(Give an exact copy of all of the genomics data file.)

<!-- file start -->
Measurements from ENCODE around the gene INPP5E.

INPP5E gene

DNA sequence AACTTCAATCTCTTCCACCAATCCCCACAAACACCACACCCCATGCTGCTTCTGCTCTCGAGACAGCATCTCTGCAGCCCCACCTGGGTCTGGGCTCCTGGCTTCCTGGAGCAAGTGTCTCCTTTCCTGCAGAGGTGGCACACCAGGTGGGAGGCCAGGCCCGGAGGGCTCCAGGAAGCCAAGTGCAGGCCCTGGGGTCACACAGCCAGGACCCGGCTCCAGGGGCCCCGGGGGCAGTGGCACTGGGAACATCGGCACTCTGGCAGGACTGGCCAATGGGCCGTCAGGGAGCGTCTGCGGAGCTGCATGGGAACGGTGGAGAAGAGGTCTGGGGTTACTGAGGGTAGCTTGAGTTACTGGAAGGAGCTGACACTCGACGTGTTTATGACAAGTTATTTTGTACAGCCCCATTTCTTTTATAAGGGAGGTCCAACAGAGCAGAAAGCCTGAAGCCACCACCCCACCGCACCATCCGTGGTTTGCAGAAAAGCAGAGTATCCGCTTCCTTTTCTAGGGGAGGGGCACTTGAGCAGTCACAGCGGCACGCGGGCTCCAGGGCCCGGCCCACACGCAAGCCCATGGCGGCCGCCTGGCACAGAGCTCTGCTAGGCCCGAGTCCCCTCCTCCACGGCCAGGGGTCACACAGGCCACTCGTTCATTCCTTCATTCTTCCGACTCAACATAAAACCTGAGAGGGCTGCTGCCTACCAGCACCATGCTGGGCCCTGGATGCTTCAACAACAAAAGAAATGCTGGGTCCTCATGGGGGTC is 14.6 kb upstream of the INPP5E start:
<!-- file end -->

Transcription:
Measurements from ENCODE around the gene INPP5E.

INPP5E gene

DNA sequence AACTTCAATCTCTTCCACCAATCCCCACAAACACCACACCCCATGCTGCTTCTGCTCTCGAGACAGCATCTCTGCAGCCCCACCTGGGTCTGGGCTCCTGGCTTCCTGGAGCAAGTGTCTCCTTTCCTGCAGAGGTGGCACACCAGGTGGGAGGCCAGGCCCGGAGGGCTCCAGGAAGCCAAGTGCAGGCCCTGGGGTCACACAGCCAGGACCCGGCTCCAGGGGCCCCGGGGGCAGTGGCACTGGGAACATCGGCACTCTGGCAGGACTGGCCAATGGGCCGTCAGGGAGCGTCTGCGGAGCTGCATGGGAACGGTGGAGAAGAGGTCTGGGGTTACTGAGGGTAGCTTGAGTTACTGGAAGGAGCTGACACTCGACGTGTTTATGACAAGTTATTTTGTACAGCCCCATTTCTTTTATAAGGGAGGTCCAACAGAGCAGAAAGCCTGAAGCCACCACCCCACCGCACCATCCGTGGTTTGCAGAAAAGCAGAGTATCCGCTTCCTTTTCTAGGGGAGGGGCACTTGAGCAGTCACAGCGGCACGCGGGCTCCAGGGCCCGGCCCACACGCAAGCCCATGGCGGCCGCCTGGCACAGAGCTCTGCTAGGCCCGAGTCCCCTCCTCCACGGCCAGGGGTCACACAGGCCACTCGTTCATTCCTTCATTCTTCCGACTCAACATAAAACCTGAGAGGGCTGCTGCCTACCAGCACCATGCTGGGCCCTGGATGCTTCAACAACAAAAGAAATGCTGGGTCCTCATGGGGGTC is 14.6 kb upstream of the INPP5E start: